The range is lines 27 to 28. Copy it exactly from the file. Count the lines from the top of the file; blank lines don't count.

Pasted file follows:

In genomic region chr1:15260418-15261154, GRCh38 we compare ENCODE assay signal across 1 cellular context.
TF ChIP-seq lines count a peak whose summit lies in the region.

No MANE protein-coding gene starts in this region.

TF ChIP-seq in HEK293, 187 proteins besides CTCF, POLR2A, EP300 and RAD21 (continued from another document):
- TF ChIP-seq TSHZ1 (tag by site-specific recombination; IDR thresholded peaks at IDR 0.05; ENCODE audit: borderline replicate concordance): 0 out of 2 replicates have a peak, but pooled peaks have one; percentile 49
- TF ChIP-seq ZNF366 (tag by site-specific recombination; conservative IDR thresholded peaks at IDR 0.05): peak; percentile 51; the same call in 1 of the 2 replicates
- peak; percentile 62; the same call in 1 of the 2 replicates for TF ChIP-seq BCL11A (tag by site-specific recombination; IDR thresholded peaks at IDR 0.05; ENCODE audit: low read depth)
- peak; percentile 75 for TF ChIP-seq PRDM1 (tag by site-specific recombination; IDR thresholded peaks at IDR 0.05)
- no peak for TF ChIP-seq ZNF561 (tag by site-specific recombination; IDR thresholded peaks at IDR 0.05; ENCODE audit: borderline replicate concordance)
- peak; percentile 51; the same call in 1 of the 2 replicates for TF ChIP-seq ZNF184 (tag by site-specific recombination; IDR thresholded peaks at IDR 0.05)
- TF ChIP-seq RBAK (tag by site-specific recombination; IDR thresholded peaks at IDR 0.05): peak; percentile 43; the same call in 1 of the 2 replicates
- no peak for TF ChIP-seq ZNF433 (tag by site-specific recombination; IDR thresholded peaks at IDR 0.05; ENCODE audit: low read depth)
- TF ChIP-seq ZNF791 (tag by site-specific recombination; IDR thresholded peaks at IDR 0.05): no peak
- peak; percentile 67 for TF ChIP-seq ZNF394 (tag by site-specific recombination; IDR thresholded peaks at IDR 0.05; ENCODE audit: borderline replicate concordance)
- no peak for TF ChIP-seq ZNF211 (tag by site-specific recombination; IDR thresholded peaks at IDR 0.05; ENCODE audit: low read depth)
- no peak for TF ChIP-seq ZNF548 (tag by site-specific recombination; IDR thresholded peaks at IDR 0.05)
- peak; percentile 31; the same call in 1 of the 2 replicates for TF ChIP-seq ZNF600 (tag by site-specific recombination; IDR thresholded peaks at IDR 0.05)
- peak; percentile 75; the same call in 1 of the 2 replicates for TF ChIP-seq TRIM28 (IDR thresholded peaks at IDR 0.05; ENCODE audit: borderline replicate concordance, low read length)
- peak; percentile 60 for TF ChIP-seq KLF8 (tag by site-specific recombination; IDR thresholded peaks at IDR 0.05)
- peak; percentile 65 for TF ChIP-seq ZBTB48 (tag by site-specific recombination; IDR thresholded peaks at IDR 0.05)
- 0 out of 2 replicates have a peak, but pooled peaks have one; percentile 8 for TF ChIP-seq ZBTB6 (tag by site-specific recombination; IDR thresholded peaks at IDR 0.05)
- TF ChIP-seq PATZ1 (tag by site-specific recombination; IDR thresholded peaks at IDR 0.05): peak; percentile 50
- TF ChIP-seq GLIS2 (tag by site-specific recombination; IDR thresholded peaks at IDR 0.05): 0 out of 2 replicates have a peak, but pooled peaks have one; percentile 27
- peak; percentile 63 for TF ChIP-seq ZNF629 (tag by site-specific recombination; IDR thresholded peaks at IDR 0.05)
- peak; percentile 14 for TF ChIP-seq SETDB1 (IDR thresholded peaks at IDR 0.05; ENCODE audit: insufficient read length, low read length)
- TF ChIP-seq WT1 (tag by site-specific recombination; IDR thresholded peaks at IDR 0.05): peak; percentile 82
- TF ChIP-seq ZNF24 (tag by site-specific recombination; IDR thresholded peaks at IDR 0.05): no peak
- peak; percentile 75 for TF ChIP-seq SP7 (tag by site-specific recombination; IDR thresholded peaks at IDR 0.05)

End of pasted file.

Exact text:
- TF ChIP-seq ZNF24 (tag by site-specific recombination; IDR thresholded peaks at IDR 0.05): no peak
- peak; percentile 75 for TF ChIP-seq SP7 (tag by site-specific recombination; IDR thresholded peaks at IDR 0.05)